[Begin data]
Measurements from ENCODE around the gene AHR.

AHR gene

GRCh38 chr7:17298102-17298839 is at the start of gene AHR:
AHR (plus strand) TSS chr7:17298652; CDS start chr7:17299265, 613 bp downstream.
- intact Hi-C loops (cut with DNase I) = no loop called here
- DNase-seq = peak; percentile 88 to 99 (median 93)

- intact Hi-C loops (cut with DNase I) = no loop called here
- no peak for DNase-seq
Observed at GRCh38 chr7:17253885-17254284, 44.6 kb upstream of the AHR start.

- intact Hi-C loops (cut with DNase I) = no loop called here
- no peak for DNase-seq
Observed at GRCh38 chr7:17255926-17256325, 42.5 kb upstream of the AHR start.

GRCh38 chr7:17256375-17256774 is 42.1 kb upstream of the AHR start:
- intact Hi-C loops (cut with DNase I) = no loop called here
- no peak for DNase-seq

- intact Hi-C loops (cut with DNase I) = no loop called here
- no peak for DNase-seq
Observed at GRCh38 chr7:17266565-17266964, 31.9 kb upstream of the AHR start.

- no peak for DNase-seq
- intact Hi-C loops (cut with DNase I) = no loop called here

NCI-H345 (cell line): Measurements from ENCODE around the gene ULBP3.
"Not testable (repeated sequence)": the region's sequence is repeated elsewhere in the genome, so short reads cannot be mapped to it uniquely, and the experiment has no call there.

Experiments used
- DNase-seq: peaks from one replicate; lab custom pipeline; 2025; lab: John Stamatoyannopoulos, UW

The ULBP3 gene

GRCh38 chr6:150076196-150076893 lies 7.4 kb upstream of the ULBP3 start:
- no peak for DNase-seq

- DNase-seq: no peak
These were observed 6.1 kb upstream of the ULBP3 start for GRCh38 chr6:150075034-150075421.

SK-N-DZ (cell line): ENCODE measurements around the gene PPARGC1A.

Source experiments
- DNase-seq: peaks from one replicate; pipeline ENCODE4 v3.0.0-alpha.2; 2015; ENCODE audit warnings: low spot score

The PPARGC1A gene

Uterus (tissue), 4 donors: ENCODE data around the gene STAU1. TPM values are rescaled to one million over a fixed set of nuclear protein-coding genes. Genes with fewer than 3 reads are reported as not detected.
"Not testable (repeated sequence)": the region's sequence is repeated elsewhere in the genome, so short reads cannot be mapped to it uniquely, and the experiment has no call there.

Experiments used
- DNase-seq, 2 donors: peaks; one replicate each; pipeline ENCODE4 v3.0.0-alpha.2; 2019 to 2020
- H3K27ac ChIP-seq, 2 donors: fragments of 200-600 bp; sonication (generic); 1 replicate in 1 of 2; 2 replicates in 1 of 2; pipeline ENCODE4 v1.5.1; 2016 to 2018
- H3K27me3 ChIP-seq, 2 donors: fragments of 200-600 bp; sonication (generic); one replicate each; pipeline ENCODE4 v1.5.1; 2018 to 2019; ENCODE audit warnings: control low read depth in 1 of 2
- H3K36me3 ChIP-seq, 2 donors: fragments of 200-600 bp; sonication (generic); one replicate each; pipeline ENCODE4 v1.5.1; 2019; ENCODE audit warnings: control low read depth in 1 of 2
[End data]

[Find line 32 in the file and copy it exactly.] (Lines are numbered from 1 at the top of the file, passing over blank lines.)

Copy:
- DNase-seq: peaks from one replicate; pipeline ENCODE4 v3.0.0-alpha.2; 2015; ENCODE audit warnings: low spot score